sure, there are exceptions (bill gates, etc) however, not everyone can become a famous pop singer, a famous computer entrepreneur, etc. Not many people "make it" in those fields. The guaranteed way to have a steady life style is to go to college and have a relevant degree (nursing, engineering, business).
Of the degrees above, only nursing is a professional program. And yes, any of those types of programs, which include pharmacy & physician's assistant, has a career pipeline, directly attached to the training/internships of the school in question.
Many persons with a strong college background in biochemistry could probably hang out at a pharmacy but w/o a degree from a licensed PharmD program, all that extraneous knowledge isn't marketable. So once again, perhaps a person should start at a community college, take courses in biochem, and then apply for a PharmD w/o traditional college or even completing a formal high school.
And engineering is not what it was only 15 years ago. Lack of investment in core R&D, vis-a-vis offshoring, is killing engineering work stateside.
Accounting, etc, can start with the GED plus community college classes, plus transfer to cheaper 4 yr (cut to 2 yr now) program path w/ minimal loans.
And as for management/finance, see my post on the 1yr masters at Ivy to management consulting firm. Otherwise, you could end up like all the dime-a-dozen business graduates out there.
yeah, it's true that there are plenty of business graduates out there. THat's why you have to put your best self forward.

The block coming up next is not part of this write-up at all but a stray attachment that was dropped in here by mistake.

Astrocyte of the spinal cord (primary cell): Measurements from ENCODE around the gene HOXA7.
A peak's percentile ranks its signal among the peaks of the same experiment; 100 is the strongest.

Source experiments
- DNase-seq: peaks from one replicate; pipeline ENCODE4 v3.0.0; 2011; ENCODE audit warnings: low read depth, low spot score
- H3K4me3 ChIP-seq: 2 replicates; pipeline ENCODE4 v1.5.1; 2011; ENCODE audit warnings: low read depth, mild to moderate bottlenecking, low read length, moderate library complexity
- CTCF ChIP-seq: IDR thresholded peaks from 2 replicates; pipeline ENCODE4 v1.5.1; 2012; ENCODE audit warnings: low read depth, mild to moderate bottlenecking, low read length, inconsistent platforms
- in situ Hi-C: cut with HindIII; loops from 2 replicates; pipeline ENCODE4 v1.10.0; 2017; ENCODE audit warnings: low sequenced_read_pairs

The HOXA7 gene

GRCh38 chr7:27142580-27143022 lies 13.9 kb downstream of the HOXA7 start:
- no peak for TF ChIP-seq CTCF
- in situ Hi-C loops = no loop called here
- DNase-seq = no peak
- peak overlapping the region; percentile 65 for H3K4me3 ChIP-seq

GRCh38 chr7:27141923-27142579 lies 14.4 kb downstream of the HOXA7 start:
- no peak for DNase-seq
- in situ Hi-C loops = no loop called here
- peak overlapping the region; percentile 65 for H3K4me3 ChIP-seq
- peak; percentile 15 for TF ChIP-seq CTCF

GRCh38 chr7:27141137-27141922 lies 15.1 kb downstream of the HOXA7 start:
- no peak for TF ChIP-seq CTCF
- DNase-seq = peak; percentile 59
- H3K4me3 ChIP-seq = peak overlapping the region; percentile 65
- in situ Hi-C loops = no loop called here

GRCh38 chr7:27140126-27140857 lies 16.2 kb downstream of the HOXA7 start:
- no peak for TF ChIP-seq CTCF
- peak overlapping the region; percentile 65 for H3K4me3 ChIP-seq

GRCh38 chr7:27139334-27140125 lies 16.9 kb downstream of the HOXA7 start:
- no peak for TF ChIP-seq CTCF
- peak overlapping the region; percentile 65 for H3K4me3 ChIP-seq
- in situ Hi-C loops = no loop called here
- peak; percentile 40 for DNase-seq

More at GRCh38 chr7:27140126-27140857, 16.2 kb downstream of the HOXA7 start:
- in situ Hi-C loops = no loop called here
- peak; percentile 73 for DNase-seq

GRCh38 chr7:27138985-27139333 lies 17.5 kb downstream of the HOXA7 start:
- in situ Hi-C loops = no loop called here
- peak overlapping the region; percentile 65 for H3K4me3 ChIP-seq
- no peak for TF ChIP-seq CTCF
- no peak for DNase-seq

1. apply for internships
2. network a lot
3. go to grad school and get a degree (this will give you an edge over the person with just a bachelors degree)
listen, i'm not saying it's impossible to get a decent job with a business degree, but it sure is way better than not having a degree at all. IF you are persistent enough, you will eventually get a decent paying job, moreso than a person without a college degree.
Like I said, it TOTALLY depends on what degree you have. Degrees such as (nursing, engineering, finance, accounting, etc) have a decent job market. SUre, it's very competitive now(due to the economy) but if you are persistent enough or go to internships, it opens more doors for you to succeed
the person who's anti-college are probably too stupid or too lazy to go to college themselves. Thus, they berate people who are educated.
They don't know that a person with a "relevant" college degree opens a lot more doors
People with degrees and fancy titles berate those "below" them much more than poor, stupid, or lazy people berate those who go to college. They do this out of insecurity of their self-worth. Most people spend the first ~25 years of their life getting brainwashed. Then they spend the next 50 years working. Then they retire and die, having accomplished nothing of worth and having long forgotten what it means to really live.
I don't have a problem with higher education. I have a problem with the current form of schooling, which was built to not only further control society, but to dumb it down.
I totally disagree with this
Take 2 people. One person has a college degree, the other person doesn't have a degree, when all things are equal, the person with a college degree will probably have a higher chance getting the job(hell, he might even get paid a higher salary)